Associations between school enjoyment at age 6 and later educational achievement: evidence from a UK cohort study

Tim T Morris*, Danny Dorling, Neil M Davies, George Davey Smith

*Corresponding author for this work

Research output: Contribution to journalArticle (Academic Journal)peer-review

12 Citations (Scopus)
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Education is influenced by a broad range of factors but there has been limited research into the role that early school enjoyment plays in pupil’s educational achievement. Here we used data from a UK cohort to answer three research questions. What is the association between early school enjoyment and later academic achievement? To what extent do family background factors underlie this association? Do sex differences in school enjoyment underlie sex differences in achievement? School enjoyment was self-reported in two questionnaires completed at age 6. We used multiple imputation to account for missing covariates in this study, giving an imputed sample size of 12,135. Children’s school enjoyment at age 6 associated with sex and cognitive ability but not family socioeconomic background. For example, girls were twice as likely to report enjoying school than boys (OR: 1.97; 95% CI: 1.56, 2.48). School enjoyment strongly associated with later achievement in age 16 compulsory GCSE exams even after adjustment for socioeconomic background and cognitive ability; pupils who reported enjoying school scored on average 14.4 (95% CI: 6.9, 21.9) more points (equivalent to almost a 3-grade increase across all subjects) and were 29% more likely to obtain 5+ A*-C GCSE’s including Maths and English (OR: 1.29; 95% CI: 0.99, 1.7) than those who did not enjoy school. These results highlight the importance of school enjoyment for educational achievement. As a potentially more modifiable factor than socioeconomic background, cognitive ability or sex, school enjoyment may represent a promising intervention target for improving educational outcomes.
Original languageEnglish
Article number18
Number of pages9
Journalnpj Science of Learning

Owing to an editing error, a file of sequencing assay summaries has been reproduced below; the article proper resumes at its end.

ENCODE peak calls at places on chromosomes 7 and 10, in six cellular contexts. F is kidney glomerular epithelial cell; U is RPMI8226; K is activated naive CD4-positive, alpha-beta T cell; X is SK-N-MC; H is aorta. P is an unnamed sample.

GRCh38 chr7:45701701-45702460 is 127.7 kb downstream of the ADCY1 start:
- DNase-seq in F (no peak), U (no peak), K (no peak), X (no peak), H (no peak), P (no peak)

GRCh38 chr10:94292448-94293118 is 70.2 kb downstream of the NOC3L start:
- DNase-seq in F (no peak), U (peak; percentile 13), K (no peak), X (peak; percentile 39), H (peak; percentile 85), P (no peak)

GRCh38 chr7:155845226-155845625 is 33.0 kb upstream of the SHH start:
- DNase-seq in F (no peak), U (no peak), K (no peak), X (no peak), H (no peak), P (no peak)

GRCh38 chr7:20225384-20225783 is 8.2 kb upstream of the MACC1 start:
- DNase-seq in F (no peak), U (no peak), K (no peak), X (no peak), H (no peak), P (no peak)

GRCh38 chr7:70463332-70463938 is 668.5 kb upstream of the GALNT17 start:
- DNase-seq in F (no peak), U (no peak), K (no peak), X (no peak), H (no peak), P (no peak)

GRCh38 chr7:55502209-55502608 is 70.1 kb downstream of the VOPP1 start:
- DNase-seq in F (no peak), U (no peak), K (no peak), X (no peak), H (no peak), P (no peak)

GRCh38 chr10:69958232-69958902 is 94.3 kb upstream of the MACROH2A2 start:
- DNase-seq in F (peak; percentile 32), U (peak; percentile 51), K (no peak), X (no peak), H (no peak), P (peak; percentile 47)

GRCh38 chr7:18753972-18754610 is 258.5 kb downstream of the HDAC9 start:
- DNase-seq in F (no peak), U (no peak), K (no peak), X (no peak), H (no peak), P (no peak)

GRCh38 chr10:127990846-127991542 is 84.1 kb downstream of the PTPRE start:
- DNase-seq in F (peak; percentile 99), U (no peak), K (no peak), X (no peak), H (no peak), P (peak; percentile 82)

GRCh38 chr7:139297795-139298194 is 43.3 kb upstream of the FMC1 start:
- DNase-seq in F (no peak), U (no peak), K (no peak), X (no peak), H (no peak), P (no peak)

Issue number1
Early online date15 Jun 2021
Publication statusE-pub ahead of print - 15 Jun 2021

Bibliographical note

Funding Information:
We are extremely grateful to all the families who took part in this study, the midwives for their help in recruiting them, and the whole ALSPAC team, which includes interviewers, computer and laboratory technicians, clerical workers, research scientists, volunteers, managers, receptionists and nurses. Ethical approval for the study was obtained from the ALSPAC Ethics and Law Committee and the Local Research Ethics Committees. The UK Medical Research Council and the Wellcome Trust (Grant ref: 102215/2/13/2) and the University of Bristol provide core support for ALSPAC. T.T.M. was funded by an Economics and Social Research Council (ESRC) Postdoctoral Fellowship [ES/S011021/1] for the duration of this project. The Medical Research Council (MRC) and the University of Bristol fund the MRC Integrative Epidemiology Unit [MC_UU_00011/1]. The ESRC support NMD via a Future Research Leaders grant [ES/N000757/1] and the Norwegian Research Council support him via grant number 295989. This work is part of a project entitled ‘social and economic consequences of health: causal inference methods and longitudinal, intergenerational data’, which is part of the Health Foundation’s Efficiency Research Programme. The Health Foundation is an independent charity committed to bringing about better health and health care for people in the UK.

Publisher Copyright:
© 2021, The Author(s).


  • education
  • achievement
  • emotion


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